Tag Archives: inspiration

For Anyone Having That Difficult Conversation About Mental Health: I See You, And I’m Proud Of You

The thing with mental health struggles is that it can be happening to anyone.

And it’s everyone.

 

It could be the man who’s got to middle-age with the mantra of Be Strong and Men Don’t Cry and Man Up and when it’s in your head you just don’t think about that, you know? It’s not something you realise is ingrained until one day you have to accept that maybe you’re not ok, you’re not feeling your best, you’re a bit down or a bit grey or just feeling like you don’t want to go on and not even Think Positive! is helping, and you wonder if everyone feels like this.

And then you make an offhand comment to your friend, your colleague, your neighbour – and you keep thinking. Keep talking. Keep realising that it’s ok to talk about.

I see you. It’s hard to talk about something that’s meant shame and secrecy for most of your life, and it’s hard to realise that actually, you can be not ok and yet still be ok.

It’s hard, and you’re doing it. Take a moment, and just take that in. You can do it. You are doing it. I’m really proud of you.

 

It could be the parent who’s got to retirement and has just kept going, kept soldiering on because that’s what you do, kept ploughing away at all the hard stuff because that’s what life is about and then something happens that just knocks you flat, and makes it so hard to even get out of bed in the mornings. Maybe it’s not something you can just struggle through – or it’s something that keeps reoccurring, keeps coming back, and you think, “I gotta do something.”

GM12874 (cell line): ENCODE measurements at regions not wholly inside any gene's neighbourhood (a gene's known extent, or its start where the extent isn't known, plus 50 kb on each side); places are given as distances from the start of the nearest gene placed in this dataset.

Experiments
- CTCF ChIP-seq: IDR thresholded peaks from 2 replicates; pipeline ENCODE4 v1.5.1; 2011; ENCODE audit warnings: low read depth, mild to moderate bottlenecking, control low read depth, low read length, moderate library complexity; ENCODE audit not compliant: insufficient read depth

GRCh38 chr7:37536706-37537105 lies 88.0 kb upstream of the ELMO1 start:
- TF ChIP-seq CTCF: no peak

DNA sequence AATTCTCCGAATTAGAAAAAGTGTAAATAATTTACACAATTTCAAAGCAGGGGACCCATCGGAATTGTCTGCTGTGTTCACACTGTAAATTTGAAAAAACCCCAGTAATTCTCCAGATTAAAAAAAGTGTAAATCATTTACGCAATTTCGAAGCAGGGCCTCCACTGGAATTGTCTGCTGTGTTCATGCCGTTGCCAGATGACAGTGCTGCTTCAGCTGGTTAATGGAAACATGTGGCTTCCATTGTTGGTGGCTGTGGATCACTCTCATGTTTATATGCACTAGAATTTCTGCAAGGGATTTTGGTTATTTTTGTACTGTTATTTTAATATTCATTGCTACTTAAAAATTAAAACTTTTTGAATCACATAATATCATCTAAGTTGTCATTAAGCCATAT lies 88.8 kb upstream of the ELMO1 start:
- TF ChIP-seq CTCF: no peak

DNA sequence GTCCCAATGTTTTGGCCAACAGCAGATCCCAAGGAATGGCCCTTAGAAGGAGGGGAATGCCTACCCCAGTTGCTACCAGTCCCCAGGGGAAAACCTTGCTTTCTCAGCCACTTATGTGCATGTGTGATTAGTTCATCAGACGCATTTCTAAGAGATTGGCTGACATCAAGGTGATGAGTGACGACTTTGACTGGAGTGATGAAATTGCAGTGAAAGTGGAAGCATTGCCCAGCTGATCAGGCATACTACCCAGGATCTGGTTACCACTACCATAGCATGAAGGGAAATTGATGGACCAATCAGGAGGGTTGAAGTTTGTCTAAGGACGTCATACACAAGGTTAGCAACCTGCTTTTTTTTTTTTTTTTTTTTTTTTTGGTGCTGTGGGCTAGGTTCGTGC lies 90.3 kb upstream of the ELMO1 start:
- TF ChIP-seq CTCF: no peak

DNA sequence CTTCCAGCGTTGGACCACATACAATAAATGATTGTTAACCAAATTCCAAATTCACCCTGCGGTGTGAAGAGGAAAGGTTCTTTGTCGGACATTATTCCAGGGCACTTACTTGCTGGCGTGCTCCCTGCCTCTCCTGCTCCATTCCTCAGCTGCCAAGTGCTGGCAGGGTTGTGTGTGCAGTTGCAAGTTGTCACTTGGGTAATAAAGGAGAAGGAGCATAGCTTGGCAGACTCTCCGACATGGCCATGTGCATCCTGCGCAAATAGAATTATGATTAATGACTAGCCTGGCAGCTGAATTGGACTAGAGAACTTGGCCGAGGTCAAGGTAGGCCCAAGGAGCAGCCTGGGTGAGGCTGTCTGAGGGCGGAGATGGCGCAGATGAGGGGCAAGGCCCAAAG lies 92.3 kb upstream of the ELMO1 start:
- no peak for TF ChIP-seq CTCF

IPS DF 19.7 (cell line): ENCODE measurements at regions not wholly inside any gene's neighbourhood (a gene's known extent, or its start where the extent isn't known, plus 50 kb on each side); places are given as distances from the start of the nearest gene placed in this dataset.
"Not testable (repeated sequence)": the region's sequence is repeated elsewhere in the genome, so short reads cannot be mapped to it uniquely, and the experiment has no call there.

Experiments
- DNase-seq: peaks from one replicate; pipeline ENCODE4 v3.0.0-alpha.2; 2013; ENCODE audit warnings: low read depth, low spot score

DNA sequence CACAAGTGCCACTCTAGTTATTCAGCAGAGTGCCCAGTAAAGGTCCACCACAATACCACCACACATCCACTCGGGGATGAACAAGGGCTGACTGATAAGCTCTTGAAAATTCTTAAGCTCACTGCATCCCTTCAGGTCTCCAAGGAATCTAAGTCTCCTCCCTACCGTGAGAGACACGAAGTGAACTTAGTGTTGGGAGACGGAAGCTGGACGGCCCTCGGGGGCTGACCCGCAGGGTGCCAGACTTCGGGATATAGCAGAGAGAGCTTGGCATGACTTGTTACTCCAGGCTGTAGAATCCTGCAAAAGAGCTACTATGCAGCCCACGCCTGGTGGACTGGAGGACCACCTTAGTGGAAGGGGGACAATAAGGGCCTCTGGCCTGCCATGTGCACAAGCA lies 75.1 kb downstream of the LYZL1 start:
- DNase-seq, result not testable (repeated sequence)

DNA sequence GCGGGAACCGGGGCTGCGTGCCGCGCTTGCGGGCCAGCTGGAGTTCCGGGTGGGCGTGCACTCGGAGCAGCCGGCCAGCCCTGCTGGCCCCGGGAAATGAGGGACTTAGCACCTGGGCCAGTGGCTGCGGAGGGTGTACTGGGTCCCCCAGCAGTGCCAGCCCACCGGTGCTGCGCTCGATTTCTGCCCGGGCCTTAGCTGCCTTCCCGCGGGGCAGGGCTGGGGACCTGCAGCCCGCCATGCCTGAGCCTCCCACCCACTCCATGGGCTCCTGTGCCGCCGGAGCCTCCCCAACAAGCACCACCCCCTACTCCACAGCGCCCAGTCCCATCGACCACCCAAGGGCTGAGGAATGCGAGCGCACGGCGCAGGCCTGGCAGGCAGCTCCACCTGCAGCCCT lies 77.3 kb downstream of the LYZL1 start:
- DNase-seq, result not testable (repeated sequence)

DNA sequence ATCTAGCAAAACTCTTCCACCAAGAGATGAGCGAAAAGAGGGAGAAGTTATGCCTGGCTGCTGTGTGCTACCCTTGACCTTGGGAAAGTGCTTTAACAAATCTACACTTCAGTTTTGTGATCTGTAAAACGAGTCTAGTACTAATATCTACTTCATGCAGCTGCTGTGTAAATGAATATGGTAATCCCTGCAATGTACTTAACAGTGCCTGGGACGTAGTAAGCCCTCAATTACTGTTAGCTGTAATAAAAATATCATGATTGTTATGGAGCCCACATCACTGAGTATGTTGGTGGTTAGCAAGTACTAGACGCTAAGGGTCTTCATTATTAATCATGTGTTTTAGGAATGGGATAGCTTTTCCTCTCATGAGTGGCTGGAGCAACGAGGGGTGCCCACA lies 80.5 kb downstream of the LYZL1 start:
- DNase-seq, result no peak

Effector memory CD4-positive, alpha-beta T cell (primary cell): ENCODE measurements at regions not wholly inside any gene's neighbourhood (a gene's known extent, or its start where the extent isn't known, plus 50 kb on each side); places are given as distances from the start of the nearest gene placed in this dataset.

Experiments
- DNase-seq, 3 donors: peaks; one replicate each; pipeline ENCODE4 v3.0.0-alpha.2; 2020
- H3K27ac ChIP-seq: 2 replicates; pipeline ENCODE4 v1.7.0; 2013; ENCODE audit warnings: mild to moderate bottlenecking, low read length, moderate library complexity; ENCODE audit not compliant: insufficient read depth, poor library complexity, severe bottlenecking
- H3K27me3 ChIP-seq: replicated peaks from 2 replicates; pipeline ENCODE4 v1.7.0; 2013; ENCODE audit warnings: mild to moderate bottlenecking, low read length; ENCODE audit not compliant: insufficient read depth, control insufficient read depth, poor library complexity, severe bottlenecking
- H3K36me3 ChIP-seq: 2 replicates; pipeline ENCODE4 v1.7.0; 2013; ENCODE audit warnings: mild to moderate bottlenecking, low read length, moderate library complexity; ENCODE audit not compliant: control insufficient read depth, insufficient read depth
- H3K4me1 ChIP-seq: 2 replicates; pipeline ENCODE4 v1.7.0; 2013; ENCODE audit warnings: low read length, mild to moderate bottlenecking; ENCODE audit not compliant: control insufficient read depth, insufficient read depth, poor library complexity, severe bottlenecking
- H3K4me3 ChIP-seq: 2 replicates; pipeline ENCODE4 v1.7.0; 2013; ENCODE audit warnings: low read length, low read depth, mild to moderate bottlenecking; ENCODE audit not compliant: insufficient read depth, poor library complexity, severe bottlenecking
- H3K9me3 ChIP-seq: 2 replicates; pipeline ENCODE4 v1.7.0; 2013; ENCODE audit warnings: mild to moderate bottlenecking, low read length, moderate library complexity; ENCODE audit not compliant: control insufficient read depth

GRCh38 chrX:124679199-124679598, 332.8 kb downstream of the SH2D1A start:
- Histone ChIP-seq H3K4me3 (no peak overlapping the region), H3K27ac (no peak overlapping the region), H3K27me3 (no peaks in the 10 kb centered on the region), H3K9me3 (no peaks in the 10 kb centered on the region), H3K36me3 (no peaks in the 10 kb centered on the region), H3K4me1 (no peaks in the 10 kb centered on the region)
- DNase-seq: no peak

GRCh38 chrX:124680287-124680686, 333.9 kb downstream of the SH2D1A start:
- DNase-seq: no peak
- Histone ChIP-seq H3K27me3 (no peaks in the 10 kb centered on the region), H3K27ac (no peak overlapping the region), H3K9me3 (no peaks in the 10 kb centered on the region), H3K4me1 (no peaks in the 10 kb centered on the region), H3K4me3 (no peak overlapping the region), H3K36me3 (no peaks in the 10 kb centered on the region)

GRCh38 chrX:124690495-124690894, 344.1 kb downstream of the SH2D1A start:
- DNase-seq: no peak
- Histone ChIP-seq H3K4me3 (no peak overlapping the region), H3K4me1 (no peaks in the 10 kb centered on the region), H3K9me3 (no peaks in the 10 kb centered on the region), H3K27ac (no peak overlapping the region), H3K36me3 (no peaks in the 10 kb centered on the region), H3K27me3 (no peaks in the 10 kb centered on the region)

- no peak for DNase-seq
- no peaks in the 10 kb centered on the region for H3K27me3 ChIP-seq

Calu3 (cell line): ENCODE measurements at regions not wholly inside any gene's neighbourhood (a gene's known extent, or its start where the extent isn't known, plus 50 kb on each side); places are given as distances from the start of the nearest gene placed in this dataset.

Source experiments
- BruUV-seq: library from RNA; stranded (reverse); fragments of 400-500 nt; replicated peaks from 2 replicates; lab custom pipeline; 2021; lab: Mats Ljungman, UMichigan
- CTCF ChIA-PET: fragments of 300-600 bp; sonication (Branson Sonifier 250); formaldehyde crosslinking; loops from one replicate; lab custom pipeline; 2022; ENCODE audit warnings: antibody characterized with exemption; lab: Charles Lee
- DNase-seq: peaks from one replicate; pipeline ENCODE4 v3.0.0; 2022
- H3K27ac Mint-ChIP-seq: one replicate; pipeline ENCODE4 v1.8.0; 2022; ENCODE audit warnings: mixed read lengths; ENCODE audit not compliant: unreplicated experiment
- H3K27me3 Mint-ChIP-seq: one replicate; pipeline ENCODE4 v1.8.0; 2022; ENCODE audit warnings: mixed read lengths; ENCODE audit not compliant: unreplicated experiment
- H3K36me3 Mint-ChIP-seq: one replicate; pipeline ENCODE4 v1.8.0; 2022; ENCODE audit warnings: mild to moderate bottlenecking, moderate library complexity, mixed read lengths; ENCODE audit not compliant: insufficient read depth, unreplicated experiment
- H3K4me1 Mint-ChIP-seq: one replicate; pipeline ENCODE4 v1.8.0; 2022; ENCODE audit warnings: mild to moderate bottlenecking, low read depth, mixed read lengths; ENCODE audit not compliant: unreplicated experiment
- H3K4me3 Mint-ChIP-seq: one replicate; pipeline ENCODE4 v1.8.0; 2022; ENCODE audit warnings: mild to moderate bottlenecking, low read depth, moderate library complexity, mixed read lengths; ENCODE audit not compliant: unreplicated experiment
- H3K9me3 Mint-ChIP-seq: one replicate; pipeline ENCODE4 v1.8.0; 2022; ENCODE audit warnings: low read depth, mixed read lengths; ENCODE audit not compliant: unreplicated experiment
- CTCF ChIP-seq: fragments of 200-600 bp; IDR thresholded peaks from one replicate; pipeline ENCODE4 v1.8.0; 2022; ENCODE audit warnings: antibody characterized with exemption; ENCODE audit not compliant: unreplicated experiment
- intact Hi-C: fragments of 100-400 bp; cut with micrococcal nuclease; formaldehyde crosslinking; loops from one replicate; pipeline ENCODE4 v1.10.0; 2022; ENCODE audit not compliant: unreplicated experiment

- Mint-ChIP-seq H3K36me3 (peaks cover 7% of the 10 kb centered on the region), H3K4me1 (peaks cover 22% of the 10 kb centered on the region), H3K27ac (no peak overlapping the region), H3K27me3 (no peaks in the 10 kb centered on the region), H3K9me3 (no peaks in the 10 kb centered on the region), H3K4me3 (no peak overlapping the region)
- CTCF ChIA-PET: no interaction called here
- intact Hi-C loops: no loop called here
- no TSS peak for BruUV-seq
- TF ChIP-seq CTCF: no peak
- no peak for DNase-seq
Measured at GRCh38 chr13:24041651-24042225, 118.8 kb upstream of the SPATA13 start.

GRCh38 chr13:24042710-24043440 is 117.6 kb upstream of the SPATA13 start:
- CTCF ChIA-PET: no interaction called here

And you talk to your children and your partner and your friends, or you read, or you go to your doctor. And you admit that something isn’t quite right, and you need help. The people around you will help – they’ll listen. They’ll do what they can.

I see you. It’s hard to talk to people with different life experiences; children that you knew so well and then had to let go; partners who have been there forever and yet still have things to learn; strangers with knowledge that can help you. It’s hard. And I’m really proud of you for doing it.

 

It could be the person who’s always known that they don’t experience the world in quite the same way that others seem to; known that slights seem sharper, defeats more bitter, emotions more damaging. Known that maybe they get knocked down a bit more easily, and it’s harder to see the path some days. But it’s hard to get people to understand, sometimes, or to get them to see that everything’s linked – maybe it isn’t just the surface problem that needs fixing, or the immediate tears that need drying. But it’s just something they cope with, day after endless day.

And they realise that they can change. That there are ways to cope more easily with the ups and downs, hard as they are to learn. That the way their brain sees the world is as much learned as it is experienced, and that even if we can’t change what happens, we can change our reactions. That there are tiny things that can’t change everything, but can just change enough.

I see you. I see you struggling, and learning, and every single day you are fighting. I am proud of you.

 

It could be the person who’s been there, done that, got the scars. They know. They’ve seen how far their mind can go down a rabbit-hole; they’ve seen what the weasels will do, faced down every bad-case scenario, fought off the worst of the demons…